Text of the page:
By Ray Pride


Tracy Lane has been part of Ragtag Film Society since 2009, and has served as its Executive Director since 2010. On May 1, Tracy informed the Board of Directors that she has accepted a position as Executive Director at Roots N Blues. Her last day with Ragtag Film Society will be June 3, 2018.

Ragtag Film Society is ever grateful to Tracy for the tremendous accomplishments during her tenure as Executive Director. In the past nine years under Tracy’s leadership, Ragtag Film Society has grown from a fledgling cinema arts organization into an award-winning not-for-profit arts business that has broad influence on Columbia, Missouri, and the world beyond our borders. Festival attendance and cinema membership have both grown tremendously during Tracy’s tenure. “What Tracy was able to accomplish with cinema memberships as Executive Director was remarkable,” said Board member Jeremy Root. “As we have watched independent cinemas around the country struggle and disappear from lack of support, thanks to Tracy’s strong leadership, Ragtag Film Society is on the opposite trajectory. Our membership roll has grown from around 300 to 1600, and True/False barely has enough capacity to meet demand.”

Tracy also made sure that Ragtag Film Society was ready to embrace the future of cinema. In 2012, Tracy led a community fundraising effort to facilitate the cinema’s conversion to DCP, a new industry standard projection technology protocol that required all new projection equipment for both theaters. This enabled Ragtag Cinema to continue to show first-run independent films to audiences in mid-Missouri.

Ragtag Film Society Vice-President Sarah Catlin summarizes the organization’s sentiments well: “Having been on the search committee that hired Tracy nine years ago, I’m both sad to see her go and extremely happy she has this new opportunity. Under her leadership, Ragtag Cinema and the True/False Film Fest have developed into vibrant programs. She will be an excellent director for Roots N Blues.”

The Ragtag Film Society Board is undertaking an examination of its organizational needs as it begins the challenging task of filling the void that will be left by Tracy’s departure. Board President Charlie Nilon noted, “We have a strong organization with dedicated and creative staff at all levels of the cinema and festival. This strength will give the Board time to undertake a careful, deliberative process as we evaluate our organization’s leadership needs.”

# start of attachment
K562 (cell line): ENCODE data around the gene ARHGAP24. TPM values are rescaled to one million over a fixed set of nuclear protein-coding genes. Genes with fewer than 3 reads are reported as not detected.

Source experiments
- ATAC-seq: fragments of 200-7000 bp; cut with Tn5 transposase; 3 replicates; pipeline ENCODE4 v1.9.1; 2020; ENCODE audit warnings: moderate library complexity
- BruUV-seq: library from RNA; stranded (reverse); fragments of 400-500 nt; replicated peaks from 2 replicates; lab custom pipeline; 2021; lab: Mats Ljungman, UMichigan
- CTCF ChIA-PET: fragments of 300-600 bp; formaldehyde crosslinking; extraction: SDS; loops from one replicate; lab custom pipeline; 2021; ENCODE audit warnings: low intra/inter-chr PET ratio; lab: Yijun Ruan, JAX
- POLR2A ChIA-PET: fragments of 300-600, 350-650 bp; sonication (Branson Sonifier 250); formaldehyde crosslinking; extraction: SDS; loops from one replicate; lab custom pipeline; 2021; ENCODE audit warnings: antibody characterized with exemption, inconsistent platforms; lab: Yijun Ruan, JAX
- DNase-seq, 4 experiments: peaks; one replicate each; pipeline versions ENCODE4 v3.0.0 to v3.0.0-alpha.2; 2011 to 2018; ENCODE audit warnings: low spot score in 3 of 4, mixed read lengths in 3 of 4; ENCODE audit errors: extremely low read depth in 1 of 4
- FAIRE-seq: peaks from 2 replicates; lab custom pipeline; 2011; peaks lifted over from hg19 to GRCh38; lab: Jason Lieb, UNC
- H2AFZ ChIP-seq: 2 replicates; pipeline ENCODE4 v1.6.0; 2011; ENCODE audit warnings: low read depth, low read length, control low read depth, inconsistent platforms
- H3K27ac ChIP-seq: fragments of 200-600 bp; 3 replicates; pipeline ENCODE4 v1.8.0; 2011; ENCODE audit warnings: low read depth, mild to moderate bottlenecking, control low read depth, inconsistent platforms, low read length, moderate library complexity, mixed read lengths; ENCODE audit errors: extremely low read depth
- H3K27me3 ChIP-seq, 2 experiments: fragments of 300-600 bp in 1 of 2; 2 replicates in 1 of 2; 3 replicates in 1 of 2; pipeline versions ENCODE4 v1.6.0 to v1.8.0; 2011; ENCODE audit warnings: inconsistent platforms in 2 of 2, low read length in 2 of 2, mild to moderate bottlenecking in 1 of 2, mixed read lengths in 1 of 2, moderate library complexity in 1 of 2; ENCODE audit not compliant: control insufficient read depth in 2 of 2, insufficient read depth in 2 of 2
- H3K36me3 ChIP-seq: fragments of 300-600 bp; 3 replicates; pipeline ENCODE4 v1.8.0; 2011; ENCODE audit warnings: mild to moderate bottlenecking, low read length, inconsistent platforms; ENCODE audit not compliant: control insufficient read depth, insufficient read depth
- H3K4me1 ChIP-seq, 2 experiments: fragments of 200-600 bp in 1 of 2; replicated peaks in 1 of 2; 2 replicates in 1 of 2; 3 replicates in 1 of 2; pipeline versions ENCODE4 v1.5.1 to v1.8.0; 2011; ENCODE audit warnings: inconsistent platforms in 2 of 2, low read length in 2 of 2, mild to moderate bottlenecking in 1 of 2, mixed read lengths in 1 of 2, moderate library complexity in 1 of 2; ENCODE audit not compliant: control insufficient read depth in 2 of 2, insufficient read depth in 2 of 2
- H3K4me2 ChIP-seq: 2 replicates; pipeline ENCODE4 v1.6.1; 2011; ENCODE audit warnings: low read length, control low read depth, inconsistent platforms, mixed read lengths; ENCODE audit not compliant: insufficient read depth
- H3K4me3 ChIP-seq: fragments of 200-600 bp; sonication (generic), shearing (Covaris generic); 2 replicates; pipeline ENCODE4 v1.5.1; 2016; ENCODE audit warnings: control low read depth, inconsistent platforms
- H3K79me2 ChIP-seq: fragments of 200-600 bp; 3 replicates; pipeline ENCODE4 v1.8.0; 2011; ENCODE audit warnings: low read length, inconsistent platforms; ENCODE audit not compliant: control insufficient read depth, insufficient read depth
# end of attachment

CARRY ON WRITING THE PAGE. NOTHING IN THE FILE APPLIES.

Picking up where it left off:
Tracy Lane will continue to serve Ragtag Film Society through Sunday June 3. Her last official function as Executive Director will be to oversee “Ragtag’s Like Totally Awesome Party” at 7:00 PM on Sunday, June 3 at The Roof, atop the Broadway Hotel. Tickets are available at the Ragtag Cinema box office and online. Please join us on June 3 and help the Board thank Tracy for being, like, totally awesome.

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“I had this friend who was my roommate for a while. She seemed really normal in every way except that she wouldn’t buy shampoo. She would only use my shampoo. And after a year it’s like, “When are you going to buy your own shampoo?” It was her way of digging in her heels. It was a certain sense of entitlement, or a certain anger. It was so interesting to me why she wouldn’t buy her own fucking shampoo. It was like,“I’m gonna use yours.” It was coming from a place of “You have more money than me, I just know it”—whether I did or I didn’t. Or maybe she felt, “You have a better life than me,” or “You have a better room than me in the apartment.” It was hostile. And she was a really close friend! There was never any other shampoo and I knew she was washing her hair. And clearly I have a thing about shampoo, as we see in ‘Friends with Money.’ I had some nice shampoo. So I found that psychologically so interesting how a person can function normally in every way and yet have this aberrance—it’s like a skip in the record. It was a sense of entitlement, I think. I put that in Olivia’s character, too, with her stealing someone’s face cream.”
Nicole Holofcener

“When books become a thing, they can no longer be fine.

“Literary people get mad at Knausgård the same way they get mad at Jonathan Franzen, a writer who, if I’m being honest, might be fine. I’m rarely honest about Jonathan Franzen. He’s an extremely annoying manI have only read bits and pieces of his novels, and while I’ve stopped reading many novels even though they were pretty good or great, I have always stopped reading Jonathan Franzen’s novels because I thought they were aggressively boring and dumb and smug. But why do I think this? I didn’t read him when he was a new interesting writer who wrote a couple of weird books and then hit it big with ‘The Corrections,’ a moment in which I might have picked him up with curiosity and read with an open mind; I only noticed him once, after David Foster Wallace had died, he became the heir apparent for the Great American Novelist position, once he had had that thing with Oprah and started giving interviews in which he said all manner of dumb shit; I only noticed him well after I had been told he was An Important Writer.

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“But it’s too late. He has become a thing; he can’t be fine.”
~ Aaron Bady